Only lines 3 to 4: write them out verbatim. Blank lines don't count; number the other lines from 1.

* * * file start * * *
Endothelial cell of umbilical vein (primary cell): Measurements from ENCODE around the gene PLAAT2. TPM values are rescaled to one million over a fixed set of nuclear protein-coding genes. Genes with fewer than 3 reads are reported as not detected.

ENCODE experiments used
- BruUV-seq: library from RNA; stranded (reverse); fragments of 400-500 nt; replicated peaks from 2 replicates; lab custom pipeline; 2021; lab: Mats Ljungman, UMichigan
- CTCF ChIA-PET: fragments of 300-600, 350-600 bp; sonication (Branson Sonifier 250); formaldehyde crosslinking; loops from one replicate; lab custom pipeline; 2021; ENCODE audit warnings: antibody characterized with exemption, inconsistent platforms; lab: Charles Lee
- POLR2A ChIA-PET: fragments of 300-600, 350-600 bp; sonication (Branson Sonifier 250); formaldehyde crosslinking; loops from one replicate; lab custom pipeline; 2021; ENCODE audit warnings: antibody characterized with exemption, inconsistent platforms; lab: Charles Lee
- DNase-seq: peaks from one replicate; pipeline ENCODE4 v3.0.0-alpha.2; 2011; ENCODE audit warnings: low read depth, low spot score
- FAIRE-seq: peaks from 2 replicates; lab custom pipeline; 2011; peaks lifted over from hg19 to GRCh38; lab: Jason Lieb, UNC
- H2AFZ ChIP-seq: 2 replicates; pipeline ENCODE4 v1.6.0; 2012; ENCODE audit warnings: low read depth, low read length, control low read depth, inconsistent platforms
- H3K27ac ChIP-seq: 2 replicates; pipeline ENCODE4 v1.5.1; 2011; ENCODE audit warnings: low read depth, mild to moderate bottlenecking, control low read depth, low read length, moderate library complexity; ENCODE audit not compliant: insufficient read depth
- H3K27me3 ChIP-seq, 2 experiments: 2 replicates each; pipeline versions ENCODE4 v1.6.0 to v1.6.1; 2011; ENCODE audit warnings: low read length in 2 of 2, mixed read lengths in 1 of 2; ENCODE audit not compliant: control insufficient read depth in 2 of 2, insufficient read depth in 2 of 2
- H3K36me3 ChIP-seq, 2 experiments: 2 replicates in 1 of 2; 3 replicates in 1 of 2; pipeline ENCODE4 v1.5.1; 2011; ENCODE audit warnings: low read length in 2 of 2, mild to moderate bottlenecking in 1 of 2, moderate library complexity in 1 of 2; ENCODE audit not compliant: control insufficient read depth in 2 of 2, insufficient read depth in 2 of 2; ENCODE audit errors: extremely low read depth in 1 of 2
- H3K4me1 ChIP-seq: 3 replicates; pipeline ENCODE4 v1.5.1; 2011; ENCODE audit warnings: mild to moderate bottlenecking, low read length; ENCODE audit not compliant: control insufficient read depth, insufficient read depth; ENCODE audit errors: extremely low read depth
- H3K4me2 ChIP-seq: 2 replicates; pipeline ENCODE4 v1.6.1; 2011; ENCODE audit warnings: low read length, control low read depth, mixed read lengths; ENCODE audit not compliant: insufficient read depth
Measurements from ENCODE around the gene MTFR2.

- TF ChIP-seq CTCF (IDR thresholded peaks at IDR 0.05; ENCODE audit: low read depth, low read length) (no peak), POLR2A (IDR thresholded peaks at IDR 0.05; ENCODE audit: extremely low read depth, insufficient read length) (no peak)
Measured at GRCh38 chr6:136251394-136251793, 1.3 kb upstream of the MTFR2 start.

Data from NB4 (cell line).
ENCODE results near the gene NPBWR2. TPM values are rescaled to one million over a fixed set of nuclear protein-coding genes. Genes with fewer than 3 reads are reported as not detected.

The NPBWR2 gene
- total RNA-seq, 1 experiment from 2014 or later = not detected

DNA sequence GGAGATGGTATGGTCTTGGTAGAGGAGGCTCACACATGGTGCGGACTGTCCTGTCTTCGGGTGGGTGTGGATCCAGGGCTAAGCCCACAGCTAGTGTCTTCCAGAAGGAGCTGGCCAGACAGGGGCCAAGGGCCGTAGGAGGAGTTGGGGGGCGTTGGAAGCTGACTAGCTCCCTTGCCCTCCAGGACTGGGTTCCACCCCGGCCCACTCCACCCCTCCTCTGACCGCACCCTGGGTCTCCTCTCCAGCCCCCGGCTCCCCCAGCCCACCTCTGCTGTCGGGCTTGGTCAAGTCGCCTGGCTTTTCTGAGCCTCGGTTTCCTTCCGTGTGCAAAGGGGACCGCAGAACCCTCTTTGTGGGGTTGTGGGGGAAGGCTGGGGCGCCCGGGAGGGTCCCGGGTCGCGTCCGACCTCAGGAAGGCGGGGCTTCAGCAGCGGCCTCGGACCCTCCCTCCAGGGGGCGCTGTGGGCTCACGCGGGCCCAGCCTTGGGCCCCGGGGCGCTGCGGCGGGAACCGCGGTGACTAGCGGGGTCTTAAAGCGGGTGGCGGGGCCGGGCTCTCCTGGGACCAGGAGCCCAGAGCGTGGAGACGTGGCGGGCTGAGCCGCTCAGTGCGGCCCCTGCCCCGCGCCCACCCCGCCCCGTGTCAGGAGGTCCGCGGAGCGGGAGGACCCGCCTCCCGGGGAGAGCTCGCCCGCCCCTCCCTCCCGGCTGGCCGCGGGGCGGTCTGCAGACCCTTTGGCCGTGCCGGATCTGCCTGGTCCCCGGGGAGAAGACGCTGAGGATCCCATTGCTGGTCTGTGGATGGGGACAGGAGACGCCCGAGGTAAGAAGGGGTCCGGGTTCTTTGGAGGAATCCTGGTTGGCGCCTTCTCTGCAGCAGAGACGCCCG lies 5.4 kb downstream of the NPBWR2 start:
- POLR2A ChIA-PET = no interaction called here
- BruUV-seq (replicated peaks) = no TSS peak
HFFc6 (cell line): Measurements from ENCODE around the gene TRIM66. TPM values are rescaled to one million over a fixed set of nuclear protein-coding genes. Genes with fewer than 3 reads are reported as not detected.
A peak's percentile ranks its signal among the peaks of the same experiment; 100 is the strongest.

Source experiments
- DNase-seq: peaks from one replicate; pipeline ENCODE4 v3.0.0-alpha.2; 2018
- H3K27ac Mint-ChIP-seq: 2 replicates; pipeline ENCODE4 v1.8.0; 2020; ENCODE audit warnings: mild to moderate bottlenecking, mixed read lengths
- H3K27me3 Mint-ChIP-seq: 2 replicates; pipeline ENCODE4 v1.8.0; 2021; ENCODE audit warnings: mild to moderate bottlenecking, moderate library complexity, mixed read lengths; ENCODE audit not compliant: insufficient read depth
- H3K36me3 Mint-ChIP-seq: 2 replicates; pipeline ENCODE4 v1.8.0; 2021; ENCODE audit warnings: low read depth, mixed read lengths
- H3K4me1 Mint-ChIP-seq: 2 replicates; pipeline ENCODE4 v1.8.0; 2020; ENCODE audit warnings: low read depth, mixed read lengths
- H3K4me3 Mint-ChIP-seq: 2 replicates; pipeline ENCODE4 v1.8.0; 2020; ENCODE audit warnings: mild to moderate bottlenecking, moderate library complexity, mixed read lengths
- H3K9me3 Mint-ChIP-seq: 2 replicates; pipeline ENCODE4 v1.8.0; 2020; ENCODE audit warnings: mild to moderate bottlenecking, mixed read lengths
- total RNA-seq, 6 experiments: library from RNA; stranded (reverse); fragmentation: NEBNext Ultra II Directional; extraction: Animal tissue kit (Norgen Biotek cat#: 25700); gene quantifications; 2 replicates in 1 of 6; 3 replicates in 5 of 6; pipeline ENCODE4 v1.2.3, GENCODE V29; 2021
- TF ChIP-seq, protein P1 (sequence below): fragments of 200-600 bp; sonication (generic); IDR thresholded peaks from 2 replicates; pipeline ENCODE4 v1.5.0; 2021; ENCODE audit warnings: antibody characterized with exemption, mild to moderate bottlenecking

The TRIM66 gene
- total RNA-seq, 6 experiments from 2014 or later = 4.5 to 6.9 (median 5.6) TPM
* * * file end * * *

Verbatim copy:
- BruUV-seq: library from RNA; stranded (reverse); fragments of 400-500 nt; replicated peaks from 2 replicates; lab custom pipeline; 2021; lab: Mats Ljungman, UMichigan
- CTCF ChIA-PET: fragments of 300-600, 350-600 bp; sonication (Branson Sonifier 250); formaldehyde crosslinking; loops from one replicate; lab custom pipeline; 2021; ENCODE audit warnings: antibody characterized with exemption, inconsistent platforms; lab: Charles Lee